Op­po­nents within the Ul­ster Union­ists said he de­ferred far too much to the Con­ser­va­tives, but his sup­port­ers sug­gested this en­sured party unity in a di­vided group.

He held the Ul­ster Union­ists to­gether un­der his lead­er­ship and struck up a part­ner­ship with the Rev­erend Ian Pais­ley against the An­glo-Ir­ish Agree­ment and Sinn Fein’s ar­rival as a po­lit­i­cal force in elec­tions.

He be­came a peer in 1997, the year he stood down as MP. Two years ear­lier he had been re­placed by David Trim­ble. He had been knighted in 1996.

In re­tire­ment, Mr Molyneaux was crit­i­cal of Mr Trim­ble and was a bit­ter op­po­nent of the Good Fri­day Agree­ment.

In 2003, Mr Molyneaux sup­ported half the Ul­ster Union­ist MPs when they re­signed the party whip in protest against the lead­er­ship of Trim­ble and the con­tin­u­ing sup­port for the agree­ment.

He caused con­tro­versy at the 2005 Gen­eral Elec­tion when he pub­licly backed Demo­cratic Union­ist Party can­di­date Jimmy Spratt over the Ul­ster Union­ist Party can­di­date Michael McGimpsey in South Belfast.

How­ever, his wartime ex­pe­ri­ences haunted Mr Molyneaux for the rest of his life.

The young air­man had sup­ported the Bri­tish 2nd Army’s re­lief ef­forts at the lib­er­ated Ber­gen-Belsen con­cen­tra­tion camp in Ger­many on April 16, 1945.

“The first shock was the barbed wire elec­tric fence,” the for­mer Ul­ster Union­ist leader said in an in­ter­view 10 years ago.

“This fence was about eight to 10 feet back from the road­way and there was a hedge in be­tween.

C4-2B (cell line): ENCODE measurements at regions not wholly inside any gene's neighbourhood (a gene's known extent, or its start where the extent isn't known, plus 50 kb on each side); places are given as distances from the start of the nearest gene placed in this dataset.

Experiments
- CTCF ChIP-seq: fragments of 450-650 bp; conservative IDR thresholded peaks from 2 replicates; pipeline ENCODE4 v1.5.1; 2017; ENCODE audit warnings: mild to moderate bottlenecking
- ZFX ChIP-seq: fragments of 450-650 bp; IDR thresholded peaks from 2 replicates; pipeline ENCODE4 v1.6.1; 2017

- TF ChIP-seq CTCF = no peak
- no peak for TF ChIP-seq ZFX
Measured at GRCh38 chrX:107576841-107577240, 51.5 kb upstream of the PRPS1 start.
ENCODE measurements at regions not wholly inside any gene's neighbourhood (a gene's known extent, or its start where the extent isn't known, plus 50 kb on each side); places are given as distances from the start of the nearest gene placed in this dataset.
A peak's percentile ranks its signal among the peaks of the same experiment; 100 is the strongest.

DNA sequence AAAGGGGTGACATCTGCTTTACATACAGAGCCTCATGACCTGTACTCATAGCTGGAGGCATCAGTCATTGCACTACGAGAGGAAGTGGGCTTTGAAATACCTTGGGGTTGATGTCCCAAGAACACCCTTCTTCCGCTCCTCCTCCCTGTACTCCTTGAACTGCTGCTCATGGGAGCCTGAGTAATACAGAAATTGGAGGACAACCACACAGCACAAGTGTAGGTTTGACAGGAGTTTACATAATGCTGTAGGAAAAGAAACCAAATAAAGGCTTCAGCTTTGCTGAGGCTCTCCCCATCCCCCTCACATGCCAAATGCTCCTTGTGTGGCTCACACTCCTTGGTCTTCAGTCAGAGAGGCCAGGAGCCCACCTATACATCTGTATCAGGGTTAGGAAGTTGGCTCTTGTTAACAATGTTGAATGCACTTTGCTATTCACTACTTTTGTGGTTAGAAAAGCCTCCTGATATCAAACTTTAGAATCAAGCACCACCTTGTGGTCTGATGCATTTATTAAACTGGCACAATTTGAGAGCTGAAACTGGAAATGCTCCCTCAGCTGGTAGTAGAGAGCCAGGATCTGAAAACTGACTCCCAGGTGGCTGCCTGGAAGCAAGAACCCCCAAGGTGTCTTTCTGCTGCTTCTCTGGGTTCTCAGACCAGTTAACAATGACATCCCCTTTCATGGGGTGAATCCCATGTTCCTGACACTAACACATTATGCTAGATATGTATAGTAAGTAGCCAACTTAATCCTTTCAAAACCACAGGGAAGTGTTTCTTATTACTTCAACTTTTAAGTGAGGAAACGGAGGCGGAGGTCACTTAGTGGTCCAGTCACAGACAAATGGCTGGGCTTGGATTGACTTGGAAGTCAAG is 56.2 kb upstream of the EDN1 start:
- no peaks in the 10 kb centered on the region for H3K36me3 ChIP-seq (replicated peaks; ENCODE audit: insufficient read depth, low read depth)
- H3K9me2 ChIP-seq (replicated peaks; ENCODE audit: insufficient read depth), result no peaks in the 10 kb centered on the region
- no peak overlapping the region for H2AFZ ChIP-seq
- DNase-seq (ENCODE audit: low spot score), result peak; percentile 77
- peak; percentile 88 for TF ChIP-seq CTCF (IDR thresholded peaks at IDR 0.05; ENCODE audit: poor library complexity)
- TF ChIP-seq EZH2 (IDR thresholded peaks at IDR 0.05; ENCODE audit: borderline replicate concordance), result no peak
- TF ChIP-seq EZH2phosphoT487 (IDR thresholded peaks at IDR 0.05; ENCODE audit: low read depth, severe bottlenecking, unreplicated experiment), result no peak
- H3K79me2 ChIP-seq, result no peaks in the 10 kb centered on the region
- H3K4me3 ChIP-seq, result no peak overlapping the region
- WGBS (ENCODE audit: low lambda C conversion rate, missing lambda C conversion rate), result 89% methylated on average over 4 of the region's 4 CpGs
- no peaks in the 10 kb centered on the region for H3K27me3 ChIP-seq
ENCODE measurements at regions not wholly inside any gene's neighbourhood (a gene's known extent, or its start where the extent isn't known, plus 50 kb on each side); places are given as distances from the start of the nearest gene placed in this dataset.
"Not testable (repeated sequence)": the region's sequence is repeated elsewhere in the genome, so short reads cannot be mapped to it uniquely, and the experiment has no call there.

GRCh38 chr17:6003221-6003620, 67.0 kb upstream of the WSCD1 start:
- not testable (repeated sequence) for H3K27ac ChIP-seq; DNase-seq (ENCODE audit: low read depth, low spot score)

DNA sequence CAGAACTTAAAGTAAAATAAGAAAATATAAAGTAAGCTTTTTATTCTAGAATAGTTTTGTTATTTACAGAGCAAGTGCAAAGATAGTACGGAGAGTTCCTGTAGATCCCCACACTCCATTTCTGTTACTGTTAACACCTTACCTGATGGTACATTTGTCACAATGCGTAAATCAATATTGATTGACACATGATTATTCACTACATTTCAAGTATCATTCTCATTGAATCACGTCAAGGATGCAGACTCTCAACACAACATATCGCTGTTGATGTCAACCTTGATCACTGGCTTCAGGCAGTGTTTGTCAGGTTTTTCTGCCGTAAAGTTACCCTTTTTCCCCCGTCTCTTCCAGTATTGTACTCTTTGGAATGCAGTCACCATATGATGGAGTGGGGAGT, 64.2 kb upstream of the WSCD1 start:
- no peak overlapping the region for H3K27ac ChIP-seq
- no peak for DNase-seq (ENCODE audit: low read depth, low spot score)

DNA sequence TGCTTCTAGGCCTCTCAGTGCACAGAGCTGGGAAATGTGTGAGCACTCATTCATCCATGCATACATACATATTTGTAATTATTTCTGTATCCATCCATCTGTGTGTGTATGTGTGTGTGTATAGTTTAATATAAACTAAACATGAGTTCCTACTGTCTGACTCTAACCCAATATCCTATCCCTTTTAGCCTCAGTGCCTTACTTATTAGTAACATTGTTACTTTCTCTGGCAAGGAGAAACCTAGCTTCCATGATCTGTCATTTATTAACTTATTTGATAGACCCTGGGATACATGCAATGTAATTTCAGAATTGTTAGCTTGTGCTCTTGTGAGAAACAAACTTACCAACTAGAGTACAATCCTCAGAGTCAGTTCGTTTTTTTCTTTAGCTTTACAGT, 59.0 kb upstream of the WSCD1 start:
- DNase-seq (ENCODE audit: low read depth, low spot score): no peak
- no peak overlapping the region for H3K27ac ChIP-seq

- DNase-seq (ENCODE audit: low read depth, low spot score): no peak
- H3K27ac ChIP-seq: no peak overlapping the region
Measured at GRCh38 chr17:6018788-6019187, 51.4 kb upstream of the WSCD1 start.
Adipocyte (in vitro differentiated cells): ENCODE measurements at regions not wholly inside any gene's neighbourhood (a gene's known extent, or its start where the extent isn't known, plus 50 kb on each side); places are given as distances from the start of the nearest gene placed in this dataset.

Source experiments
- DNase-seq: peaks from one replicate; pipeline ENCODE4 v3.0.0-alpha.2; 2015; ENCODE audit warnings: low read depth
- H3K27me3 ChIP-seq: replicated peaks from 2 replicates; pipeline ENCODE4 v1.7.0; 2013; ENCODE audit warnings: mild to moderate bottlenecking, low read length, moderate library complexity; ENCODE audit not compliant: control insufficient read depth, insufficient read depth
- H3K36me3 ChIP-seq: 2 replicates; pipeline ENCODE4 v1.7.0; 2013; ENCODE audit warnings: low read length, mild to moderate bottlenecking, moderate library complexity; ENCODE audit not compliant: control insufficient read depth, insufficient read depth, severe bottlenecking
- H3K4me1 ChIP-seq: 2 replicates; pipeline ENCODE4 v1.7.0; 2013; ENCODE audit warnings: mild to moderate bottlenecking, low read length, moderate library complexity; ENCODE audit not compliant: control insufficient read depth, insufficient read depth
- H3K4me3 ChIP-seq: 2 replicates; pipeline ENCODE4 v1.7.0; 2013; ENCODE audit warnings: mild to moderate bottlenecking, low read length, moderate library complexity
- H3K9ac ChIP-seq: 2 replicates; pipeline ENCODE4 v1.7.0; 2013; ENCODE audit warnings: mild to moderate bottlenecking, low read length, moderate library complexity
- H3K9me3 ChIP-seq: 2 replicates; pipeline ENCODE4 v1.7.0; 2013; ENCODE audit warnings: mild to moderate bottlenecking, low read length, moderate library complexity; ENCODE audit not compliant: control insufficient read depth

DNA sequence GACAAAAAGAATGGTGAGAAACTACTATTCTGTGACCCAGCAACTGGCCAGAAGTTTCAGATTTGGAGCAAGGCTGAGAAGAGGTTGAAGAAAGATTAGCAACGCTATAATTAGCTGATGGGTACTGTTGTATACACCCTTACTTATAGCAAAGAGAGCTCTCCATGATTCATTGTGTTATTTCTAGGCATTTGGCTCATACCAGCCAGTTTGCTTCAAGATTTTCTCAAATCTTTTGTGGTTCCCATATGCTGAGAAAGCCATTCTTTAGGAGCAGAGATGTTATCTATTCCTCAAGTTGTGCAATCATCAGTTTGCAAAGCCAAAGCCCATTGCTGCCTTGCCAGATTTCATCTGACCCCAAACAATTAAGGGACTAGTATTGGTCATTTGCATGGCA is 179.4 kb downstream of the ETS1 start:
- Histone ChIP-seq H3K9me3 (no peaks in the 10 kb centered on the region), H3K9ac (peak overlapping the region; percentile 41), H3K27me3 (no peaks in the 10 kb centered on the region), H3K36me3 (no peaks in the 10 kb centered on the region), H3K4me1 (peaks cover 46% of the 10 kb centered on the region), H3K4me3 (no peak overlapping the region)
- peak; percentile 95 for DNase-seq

“It was elec­tri­fied to keep peo­ple in­side – stan­dard prac­tice for con­cen­tra­tion camps.

“The sight was ab­so­lutely dread­ful be­cause there in front of us were hun­dreds of poor skele­tons of the de­ceased cling­ing on to the fence.

“We later found out they had de­lib­er­ately thrown them­selves up against it, they were so far gone.

“They de­cided to put an end to it them­selves and grabbed the elec­tri­fied fence, which killed them im­me­di­ately.”

The camp had been lib­er­ated the pre­vi­ous day by Bri­tish sol­diers.

Such was the scale of the hu­man­i­tar­ian dis­as­ter fac­ing them that or­ders were is­sued for all avail­able nearby ser­vice per­son­nel to join the re­lief ef­fort.

“We were stopped by mil­i­tary po­lice at the en­trance and were handed a lit­tle roll of ad­he­sive tape,” he told the Belfast News Let­ter in Jan­uary 2005.

“The guard asked us to use the tape to neu­tralise the horn of our ve­hi­cle and not to sound it be­cause, he told us, many of the peo­ple were in such a state that any noise would kill them.”

Ber­gen-Belsen was not of­fi­cially an ex­ter­mi­na­tion camp, un­like Auschwitz, but while there were no gas cham­bers or other ap­pa­ra­tus of geno­cide, it was still a death camp in all but name.

In the three months prior to lib­er­a­tion, an es­ti­mated 600 died ev­ery day due to dis­ease and mal­nu­tri­tion.

When the Bri­tish Army ar­rived, 10,000 corpses lay un­buried. Around 40,000 in­mates were still alive, but 13,000 of those would die in the days af­ter lib­er­a­tion.

“It was sim­ply dread­ful,” said Lord Molyneaux. “The huts were crowded with about four times the amount of peo­ple they were built for.

“Just be­fore lib­er­a­tion the rea­son­ably fit pris­on­ers had been com­pelled by the SS to take out the dead bod­ies which had been there for days and wheel them away on hand carts and put them into a pit

“But there were still piles there when we ar­rived.”

He added: “It’s one thing see­ing bat­tle­field ca­su­al­ties – it’s an­other thing wit­ness­ing hu­man be­ings who have been starved and tor­tured to death.”

Anne Frank and her sis­ter Mar­got were among the thou­sands who died in Ber­gen-Belsen.

LORD MOLYNEAUX: Led party from 1979 to 1995.